Gregor Paul is the Herald on Sunday's rugby writer

Gregor Paul: Sanzaar needs to see that less is more

Supporters during the Super Rugby match between the Toyota Cheetahs and the Sunwolves. Photo / Photosport.co.nz
Supporters during the Super Rugby match between the Toyota Cheetahs and the Sunwolves. Photo / Photosport.co.nz

Sanzaar, if nothing else, deserve a little respect for being as committed as they are to their belief they can make the expanded Super Rugby conference system work.

Investing in the long game as they obviously are, may yet prove to be the smartest play.

Maybe in 10 years or so when a team from the USA plays the Sunwolves in the final, this whole business of global domination will be vindicated.

But if setting up new teams in new territories in 2021 as appears to now be the longer-term strategic vision is going to have any chance of increasing the competitiveness and value of the competition, then first there has to be contraction in two of the existing territories.

What's staring Sanzaar and its partners in the face is that they can't build a bigger, sustainable competition from the current foundations. At great expense, consultancy firm Accenture has been asked to produce a blueprint of what Super Rugby should look like beyond the terms of the five-year broadcast deal that began this year.

Detail hasn't been finalised but the indications are that the plan will be to site new teams in emerging rugby markets such as the USA, South America and Asia. Rugby is growing in popularity in pockets of these wider geographic zones and, perhaps just as importantly from an executive viewpoint, there is the lure of broadcast and sponsorship dollars.

Listen: Radio Sport's Kent Johns discusses the Super Rugby draw with Hurricanes CEO Avan Lee:

WHAT DO YOU THINK? JOIN THE DEBATE - EMAIL RADIO SPORT'S MARK WATSON

Sanzaar give off this vibe that they want to, in time, build a 20-plus team competition with a presence across the new world. They believe that the next phase of expansion is loaded with possibility, not just in where teams could be based and how many are included, but also in the format adopted.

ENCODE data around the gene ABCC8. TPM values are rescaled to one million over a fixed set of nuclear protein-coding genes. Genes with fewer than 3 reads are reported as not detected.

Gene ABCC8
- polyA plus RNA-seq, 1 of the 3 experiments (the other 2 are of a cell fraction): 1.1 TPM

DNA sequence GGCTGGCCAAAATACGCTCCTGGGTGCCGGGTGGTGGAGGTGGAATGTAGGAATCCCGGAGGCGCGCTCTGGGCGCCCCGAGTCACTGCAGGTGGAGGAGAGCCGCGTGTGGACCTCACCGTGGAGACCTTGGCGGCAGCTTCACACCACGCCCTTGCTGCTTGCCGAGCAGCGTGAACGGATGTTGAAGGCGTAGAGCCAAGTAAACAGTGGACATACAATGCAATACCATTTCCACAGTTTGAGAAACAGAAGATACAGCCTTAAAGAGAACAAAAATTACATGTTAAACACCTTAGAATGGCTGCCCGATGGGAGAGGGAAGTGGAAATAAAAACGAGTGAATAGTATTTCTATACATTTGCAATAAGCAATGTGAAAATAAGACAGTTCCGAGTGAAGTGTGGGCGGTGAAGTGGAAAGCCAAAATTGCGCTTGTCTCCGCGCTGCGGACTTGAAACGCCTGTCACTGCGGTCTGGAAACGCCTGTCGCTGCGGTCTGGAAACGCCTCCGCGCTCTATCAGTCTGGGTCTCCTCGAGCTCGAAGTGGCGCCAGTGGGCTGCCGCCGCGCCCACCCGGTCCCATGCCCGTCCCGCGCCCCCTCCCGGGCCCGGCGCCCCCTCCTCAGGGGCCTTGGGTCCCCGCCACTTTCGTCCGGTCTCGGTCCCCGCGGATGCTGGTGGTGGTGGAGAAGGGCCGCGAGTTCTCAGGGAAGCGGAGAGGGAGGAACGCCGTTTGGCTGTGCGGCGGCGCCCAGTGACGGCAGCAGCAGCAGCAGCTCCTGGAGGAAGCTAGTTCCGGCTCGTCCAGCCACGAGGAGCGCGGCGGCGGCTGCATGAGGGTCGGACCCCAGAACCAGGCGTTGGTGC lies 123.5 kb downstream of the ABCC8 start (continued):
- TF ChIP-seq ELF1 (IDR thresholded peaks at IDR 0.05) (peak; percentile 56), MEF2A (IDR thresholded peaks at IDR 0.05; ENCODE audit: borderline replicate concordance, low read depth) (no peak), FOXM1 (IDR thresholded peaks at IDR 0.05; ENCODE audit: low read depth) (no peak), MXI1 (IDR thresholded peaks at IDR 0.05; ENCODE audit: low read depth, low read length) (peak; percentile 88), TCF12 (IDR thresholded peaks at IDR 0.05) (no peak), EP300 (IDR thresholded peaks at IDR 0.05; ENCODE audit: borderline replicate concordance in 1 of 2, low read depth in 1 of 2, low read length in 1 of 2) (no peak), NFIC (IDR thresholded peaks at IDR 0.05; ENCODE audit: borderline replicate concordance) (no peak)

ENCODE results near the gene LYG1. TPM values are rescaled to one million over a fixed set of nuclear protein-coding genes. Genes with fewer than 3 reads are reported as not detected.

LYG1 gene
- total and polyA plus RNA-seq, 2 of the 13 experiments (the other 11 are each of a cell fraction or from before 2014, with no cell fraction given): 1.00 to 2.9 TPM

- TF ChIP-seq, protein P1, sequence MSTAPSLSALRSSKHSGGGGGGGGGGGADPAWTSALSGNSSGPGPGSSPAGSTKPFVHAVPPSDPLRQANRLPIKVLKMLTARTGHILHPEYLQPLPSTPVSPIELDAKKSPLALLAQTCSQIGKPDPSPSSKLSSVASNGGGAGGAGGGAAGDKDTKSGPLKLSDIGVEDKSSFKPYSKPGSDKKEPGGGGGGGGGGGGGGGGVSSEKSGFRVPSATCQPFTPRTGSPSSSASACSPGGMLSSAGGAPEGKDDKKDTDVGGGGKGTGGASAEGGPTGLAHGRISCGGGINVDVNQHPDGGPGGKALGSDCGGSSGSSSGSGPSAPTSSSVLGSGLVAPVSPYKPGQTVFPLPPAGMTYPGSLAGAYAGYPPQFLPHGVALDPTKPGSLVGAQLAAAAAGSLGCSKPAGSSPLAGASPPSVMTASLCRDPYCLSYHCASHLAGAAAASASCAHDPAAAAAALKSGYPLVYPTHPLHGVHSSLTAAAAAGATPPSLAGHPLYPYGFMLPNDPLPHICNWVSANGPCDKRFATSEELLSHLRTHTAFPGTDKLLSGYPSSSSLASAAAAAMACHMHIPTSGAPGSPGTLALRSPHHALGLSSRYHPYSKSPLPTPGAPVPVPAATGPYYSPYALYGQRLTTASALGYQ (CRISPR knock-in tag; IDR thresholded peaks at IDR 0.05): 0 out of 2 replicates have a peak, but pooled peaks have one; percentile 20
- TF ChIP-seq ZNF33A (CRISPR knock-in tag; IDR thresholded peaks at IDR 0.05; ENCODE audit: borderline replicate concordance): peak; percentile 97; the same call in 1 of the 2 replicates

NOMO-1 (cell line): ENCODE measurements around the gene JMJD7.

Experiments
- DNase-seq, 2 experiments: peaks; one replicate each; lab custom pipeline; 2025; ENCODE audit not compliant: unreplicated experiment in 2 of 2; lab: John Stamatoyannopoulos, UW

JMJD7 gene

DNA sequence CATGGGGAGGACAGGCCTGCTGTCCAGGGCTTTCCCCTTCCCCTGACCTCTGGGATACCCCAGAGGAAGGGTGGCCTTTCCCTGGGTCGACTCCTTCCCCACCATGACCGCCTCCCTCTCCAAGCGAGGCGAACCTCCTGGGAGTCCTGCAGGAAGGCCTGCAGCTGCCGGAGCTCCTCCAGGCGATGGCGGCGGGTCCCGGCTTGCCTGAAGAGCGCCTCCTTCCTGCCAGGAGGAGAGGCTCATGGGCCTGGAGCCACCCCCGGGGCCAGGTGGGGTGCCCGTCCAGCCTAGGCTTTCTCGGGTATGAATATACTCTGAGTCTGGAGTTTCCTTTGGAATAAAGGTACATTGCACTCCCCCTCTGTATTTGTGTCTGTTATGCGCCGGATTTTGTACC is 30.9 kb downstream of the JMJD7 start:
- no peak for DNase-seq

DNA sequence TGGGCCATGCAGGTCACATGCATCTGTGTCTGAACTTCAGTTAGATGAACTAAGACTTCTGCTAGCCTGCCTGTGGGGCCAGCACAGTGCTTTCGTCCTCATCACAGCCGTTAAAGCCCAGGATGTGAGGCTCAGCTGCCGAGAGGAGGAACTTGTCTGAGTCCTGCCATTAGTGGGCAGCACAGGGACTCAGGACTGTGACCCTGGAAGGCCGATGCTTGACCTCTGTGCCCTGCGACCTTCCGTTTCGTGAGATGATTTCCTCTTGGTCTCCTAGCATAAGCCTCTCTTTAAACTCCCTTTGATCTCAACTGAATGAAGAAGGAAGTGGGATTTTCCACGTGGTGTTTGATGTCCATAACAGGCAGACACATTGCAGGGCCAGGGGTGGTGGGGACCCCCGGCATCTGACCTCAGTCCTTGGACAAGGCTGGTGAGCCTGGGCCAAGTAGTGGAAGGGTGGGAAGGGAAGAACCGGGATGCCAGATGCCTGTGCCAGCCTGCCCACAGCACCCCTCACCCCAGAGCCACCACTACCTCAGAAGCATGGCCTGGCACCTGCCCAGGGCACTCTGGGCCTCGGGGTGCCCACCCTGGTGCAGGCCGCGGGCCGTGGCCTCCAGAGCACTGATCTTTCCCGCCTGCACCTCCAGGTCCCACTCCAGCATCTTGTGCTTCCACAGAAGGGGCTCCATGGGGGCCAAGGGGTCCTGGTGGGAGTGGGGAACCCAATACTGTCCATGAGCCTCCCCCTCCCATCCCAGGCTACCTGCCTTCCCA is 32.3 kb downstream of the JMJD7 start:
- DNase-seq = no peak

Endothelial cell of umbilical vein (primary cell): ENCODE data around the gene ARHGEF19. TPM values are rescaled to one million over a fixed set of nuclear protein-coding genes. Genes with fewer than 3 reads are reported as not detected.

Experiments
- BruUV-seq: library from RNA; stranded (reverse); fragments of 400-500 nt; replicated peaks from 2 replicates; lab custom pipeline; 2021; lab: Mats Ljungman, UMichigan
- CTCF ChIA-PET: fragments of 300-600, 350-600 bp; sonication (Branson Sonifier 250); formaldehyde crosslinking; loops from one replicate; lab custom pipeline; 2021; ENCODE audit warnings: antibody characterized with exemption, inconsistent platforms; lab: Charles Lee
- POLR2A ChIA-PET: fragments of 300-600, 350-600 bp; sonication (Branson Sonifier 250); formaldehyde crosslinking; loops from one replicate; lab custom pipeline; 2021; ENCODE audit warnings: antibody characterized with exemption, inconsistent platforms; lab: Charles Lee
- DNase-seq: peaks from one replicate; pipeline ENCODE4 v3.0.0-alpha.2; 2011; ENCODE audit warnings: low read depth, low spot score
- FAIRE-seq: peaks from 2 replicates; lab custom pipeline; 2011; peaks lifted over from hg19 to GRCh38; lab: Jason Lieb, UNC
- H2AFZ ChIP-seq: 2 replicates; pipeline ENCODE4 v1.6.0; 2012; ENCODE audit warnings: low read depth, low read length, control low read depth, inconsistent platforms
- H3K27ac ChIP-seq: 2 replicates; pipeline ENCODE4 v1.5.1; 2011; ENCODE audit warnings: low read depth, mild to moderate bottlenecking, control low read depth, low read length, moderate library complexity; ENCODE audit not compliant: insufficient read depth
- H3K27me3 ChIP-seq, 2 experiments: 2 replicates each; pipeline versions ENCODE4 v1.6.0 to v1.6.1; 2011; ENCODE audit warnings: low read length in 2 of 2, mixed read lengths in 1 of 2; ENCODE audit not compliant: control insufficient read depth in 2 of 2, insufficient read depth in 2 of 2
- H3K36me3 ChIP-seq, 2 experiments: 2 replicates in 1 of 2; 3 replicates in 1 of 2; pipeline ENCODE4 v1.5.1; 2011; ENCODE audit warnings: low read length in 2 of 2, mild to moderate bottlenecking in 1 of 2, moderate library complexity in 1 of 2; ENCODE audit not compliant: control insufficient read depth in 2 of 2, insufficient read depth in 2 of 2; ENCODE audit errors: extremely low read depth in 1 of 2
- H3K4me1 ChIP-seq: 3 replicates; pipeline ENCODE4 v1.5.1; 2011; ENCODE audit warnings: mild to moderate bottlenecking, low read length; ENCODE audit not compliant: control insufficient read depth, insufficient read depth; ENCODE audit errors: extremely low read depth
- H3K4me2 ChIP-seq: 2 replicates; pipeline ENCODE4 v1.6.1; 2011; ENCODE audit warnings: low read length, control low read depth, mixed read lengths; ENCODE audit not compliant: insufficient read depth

Again, this may be the right plan, it may not. The only thing for certain is that if Sanzaar don't strengthen the respective situations in South Africa and Australia in the immediate future, then their grand vision will collapse.

The ratios will be all wrong: there will be a handful of genuine contenders and the rest will be making up the numbers - being lauded for avoiding 50-point hidings while their bemused coaches will talk about the incredible "learnings" they take from each hiding and how it is all onwards and upwards.

But no one will be fooled which is why Accenture has asked Sanzaar to consider chopping one team in Australia and one in South Africa in time for the 2018 season. Neither country can make any sensible or compelling rugby argument that they can sustain their current allocation of teams.

The Australian Rugby Union has tried to establish the game in Perth, but it's time to say that brave venture needs to be abandoned. The Force are sucking up cash the ARU can't afford and pulling players from too many places - weakening the other four teams in the process.

It would be madness for Sanzaar to press on with expansion plans when the Western Force are such a liability. They need to be chopped and Australia reduced to four teams for the 2018 season. If they come down to four teams, the concentration of better players will be higher, individual skills can be more quickly improved and internal competition can drive inensity.

The situation is not so different in South Africa where they don't have the players to successfully run six teams. Like the Australians, they have to make a sacrifice for the greater good of Super Rugby and blade one of their teams.

For the moment, Sanzaar urgently needs to push the message that less is more: that consolidation is a stop on the road to expansion.

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